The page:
Тhe recovery package and the Just Transition Fund will have the mission to rebuild the European economy in a green way. The energy renovation of apartments, where households of low and medium-income live, will be a substantial part of this policy move and this is why Housing Europe, together with the International Union of Tenants (IUT), have asked the European Commission to consider some key factors to ensure the success of the Renovation Wave.
The EU building ‘Renovation Wave’ has been set for publication in October and the consensus that it will boost the socio-economic recovery of Europeans is firm. To ensure that this political initiative aimed at leading everyone towards a climate-action oriented renewal of society does not instead lead to a growth in inequalities, Housing Europe and the International Union of Tenants (IUT) have asked the European Commission to ensure that dedicated funding includes much-needed grants which do not lead to clashes with EU state aid or deficit rules for Member States.
While energy renovation of the building stock brings multiple co-benefits including reduced green-house gas emissions, increased indoor comfort and better neighbourhoods, avoidance of health problems caused by cold or over-heated homes and generates jobs, these co-benefits are often not reflected in the balance sheet of the housing provider making the investment. Instead, we see them on a societal level when people have decent and affordable living where they can reach their potential.
Housing Europe and the IUT have called on policymakers to make sure that public financing takes into account social and affordable home providers who show commitment to advancing socially inclusive energy renovation, respecting cost neutrality in projects where tenants are not left out-of-pocket. For years, the sector has been showing the way via the Responsible Housing Awards. Public, cooperative and social housing providers are frontrunners when it comes to cost-effectiveness in energy efficiency in buildings but they are also dealing with growing demand for new housing from people whose needs are not being met by the market. Meeting growing demands on both fronts without the right support is not financially viable. It is that simple.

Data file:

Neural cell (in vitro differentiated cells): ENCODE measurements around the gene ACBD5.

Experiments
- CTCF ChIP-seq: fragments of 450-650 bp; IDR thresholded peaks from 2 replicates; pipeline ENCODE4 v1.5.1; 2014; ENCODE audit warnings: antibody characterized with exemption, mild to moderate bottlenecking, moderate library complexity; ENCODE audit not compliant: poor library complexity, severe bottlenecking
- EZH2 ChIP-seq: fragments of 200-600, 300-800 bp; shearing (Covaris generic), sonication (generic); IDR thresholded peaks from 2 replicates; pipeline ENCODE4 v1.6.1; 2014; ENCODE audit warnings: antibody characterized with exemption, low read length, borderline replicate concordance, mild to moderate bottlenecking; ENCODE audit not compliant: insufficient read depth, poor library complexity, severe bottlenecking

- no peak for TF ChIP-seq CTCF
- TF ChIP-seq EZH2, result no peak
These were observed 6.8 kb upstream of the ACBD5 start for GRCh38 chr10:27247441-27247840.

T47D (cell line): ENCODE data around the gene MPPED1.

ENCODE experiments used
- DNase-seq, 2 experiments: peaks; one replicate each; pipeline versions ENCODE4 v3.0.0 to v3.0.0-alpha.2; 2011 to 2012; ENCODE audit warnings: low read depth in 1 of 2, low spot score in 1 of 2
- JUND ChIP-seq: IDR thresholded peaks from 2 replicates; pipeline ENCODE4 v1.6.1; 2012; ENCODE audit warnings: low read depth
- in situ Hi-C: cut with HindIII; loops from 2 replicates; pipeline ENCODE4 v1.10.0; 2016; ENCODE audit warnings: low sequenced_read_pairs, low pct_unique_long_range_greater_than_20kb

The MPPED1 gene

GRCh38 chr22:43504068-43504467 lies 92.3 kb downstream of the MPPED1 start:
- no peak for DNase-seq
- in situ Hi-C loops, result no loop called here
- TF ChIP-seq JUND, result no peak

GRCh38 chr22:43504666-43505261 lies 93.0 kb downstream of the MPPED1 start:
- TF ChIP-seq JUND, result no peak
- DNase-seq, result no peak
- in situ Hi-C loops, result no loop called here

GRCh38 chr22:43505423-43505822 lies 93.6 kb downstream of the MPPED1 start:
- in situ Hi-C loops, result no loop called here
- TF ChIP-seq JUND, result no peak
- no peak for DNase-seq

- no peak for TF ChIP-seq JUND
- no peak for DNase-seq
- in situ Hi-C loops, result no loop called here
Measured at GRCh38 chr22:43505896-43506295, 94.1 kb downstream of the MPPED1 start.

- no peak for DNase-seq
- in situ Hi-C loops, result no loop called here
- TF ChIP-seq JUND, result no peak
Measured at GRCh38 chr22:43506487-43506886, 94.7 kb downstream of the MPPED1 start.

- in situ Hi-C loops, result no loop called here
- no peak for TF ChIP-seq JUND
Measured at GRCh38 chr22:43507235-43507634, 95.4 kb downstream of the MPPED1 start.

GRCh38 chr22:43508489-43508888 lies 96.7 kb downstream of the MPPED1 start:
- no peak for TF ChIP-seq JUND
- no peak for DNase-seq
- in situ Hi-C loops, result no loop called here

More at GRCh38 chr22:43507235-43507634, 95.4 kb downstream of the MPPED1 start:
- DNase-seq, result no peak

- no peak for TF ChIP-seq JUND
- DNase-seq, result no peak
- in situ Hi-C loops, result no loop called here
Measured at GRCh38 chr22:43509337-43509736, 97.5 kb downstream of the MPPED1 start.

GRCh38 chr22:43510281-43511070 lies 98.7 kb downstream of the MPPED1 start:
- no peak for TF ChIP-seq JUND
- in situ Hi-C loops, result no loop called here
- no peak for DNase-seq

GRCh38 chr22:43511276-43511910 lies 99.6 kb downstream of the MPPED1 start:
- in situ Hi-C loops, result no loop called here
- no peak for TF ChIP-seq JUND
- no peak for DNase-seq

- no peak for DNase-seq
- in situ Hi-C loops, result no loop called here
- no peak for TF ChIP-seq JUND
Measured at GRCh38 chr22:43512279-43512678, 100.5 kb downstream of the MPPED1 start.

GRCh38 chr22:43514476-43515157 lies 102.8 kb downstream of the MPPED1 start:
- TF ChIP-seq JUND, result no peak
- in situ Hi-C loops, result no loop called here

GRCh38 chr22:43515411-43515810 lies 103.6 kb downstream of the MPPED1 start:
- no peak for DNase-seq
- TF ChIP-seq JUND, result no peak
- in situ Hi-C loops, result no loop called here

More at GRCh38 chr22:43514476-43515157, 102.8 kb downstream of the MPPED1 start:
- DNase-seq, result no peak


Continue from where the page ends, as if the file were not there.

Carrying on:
For a successful ‘Renovation Wave’ the voices of those building, managing and living in our homes need to be heard - together they propose a "Renovation Wave Summit" bringing all important players around the table and making sure that the dots are connected, so that we have homes fit for the future without leaving people behind.